And again, a description of the process here can be found on my blog.

    Keep it real, folks!

  14. #103
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    put that great trocanter in there on the hip, big subcutaneous point that really locks that hip in there. His right ocular socket looks a bit shallow as well. Also on the right clavicle, they stop right at the collar bone, the ridge running over his traps are right kind of where the traps meet the deltoids and that insertion area. This looks like great fun though, might have to try it out when I get to BAUSTIN.

  15. #104
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    Thanks for the tips, Axel! I shall investigate and correct accordingly. And it is a ton of fun, imaagiinnaattioooonnnn. And when are you getting to baustin anyways? Next week? Don't make me come get you, cause I'll show up with a ninja pencil and scribble all over your cast drawing.


    [insert transition from weirdness to srs art bsns]

    Here's a paintsketch I did today; something of an experiment for me, trying to find a fun way to just quickly doodle out an image and get a fairly interesting final result. This is only about 1.5 hours of work, which is obvious by how crap the drawing is, but I think it's a fun way to get out ideas and once I start getting some unconscious competence with draftsmanship skills they might actually look somewhat good. Funtimes! Also a composition study to bring the average quality of this post from D- to C. xD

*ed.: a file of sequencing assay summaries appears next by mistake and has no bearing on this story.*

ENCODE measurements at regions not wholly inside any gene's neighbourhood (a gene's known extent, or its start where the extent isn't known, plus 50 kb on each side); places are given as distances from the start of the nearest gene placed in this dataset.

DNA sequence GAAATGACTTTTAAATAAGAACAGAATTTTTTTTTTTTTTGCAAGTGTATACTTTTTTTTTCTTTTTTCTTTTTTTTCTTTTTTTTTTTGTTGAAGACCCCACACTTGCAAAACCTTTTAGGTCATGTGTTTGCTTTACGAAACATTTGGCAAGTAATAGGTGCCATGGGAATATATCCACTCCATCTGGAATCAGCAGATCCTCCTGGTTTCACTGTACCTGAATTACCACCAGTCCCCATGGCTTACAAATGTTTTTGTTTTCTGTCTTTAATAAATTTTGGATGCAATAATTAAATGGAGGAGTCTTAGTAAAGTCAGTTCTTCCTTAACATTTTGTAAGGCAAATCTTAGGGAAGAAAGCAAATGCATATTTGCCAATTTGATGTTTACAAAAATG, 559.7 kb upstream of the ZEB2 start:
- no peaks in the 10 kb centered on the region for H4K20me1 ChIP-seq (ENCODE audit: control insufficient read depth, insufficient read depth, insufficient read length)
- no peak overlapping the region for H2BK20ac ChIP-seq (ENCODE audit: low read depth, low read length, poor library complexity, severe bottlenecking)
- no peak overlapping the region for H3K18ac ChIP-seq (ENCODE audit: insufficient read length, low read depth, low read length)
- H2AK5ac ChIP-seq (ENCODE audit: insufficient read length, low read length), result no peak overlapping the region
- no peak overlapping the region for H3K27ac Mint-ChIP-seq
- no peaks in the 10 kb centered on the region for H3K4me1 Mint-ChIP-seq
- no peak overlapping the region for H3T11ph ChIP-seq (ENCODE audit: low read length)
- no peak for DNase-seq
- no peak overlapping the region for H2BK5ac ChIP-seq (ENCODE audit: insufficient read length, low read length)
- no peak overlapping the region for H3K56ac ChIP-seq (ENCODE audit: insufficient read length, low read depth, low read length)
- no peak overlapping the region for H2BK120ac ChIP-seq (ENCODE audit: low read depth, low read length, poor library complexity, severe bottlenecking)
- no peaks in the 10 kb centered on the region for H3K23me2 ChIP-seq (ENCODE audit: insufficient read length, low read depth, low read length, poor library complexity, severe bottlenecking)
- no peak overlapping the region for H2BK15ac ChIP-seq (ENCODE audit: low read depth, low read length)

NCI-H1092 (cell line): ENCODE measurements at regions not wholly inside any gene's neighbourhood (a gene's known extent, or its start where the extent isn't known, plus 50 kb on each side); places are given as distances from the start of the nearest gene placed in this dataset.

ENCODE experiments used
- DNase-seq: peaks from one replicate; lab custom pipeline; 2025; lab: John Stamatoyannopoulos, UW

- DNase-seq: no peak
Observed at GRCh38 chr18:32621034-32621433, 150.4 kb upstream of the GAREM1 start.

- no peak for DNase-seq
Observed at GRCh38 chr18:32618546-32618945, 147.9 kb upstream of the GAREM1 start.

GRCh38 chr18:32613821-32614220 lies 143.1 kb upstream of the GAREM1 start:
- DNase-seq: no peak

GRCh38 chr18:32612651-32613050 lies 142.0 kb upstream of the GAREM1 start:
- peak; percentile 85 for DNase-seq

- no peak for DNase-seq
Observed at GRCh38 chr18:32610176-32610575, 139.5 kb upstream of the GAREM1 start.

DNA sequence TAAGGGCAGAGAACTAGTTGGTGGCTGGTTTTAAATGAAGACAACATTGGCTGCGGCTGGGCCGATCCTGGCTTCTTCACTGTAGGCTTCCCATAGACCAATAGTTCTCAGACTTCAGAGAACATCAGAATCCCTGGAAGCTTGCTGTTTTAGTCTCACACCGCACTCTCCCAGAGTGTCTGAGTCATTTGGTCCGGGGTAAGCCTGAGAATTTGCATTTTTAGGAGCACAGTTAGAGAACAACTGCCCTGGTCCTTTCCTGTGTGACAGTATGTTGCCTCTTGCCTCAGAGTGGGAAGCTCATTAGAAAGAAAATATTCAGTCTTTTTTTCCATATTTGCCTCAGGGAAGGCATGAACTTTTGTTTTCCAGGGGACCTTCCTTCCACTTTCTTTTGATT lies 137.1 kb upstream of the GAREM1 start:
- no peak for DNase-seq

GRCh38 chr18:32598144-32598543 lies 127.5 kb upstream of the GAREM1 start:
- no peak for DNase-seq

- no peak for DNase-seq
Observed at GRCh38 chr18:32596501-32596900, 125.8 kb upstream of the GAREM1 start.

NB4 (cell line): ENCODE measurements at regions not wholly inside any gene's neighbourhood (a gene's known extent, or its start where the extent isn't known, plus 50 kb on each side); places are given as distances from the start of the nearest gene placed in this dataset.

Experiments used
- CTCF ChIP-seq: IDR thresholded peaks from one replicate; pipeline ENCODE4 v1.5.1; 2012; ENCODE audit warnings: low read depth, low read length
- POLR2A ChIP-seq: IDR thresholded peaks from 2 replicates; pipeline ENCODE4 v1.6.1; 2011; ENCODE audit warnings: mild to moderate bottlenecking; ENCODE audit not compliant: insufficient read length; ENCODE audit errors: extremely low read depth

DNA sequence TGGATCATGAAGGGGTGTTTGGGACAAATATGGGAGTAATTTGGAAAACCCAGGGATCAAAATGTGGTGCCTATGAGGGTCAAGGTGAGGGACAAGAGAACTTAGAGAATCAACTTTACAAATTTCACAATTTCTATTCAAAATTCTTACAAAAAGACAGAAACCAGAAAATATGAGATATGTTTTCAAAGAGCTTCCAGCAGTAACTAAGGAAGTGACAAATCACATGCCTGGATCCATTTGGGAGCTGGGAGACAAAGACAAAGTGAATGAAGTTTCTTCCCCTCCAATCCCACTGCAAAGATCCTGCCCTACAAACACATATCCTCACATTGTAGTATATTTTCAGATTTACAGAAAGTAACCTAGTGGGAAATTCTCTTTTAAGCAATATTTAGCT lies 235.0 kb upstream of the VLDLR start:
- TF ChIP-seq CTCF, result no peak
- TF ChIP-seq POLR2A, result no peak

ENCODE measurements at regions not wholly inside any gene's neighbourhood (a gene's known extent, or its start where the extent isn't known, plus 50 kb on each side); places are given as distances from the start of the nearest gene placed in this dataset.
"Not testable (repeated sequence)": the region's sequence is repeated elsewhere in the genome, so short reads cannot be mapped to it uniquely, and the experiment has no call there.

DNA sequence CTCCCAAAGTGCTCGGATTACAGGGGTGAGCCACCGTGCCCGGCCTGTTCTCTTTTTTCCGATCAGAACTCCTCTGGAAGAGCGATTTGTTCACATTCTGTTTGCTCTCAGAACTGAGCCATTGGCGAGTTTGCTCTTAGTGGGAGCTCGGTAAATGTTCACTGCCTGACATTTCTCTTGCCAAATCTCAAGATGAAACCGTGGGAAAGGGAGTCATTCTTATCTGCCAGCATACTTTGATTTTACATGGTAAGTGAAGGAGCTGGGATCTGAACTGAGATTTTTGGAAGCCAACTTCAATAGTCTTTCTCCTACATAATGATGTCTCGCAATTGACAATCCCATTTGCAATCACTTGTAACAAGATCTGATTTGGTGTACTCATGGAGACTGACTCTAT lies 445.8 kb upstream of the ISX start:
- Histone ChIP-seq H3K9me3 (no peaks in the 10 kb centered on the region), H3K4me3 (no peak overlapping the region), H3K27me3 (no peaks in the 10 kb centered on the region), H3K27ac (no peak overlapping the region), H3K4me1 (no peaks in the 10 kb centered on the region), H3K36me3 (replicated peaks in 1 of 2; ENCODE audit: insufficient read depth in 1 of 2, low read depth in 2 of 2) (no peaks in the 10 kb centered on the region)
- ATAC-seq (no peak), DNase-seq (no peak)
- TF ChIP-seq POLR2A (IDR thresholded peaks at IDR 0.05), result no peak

Will continue on mr. constructive figure drawing guy dude man soon, just needed to get out some just-for-fun art after a failed portrait this afternoon. : P

    Have a good one, homebros. Don't get too drunk if you're Miami-ing it up.
    Last edited by Andantonius; March 15th, 2011 at 12:37 AM.

  16. #105
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    Another composition study, this one of the piece Orient Wizard by one of my personal heroes Wei Wang. His handling of color as well as composition is really breathtaking, not to mention he does totally kick-ass fantasy and Warcraft art. If you haven't seen his work, definitely check it out: [Link]

    This one was a lot of fun to do, and I got really involved noodling out all the subtle color which is what really gets me going in his work, apart from the cool subject matter and accomplished draftsmanship.

    You can probably see the influence from this piece in yesterday's little paintsketch, though mine most certainly can't compare, haha.


    Got something fun planned to post for tomorrow too! Something that needs a little... compressing? *crappy hint*
    But yeah, it should be fun. In the mean time, go drool over Wei Wang's awesome art.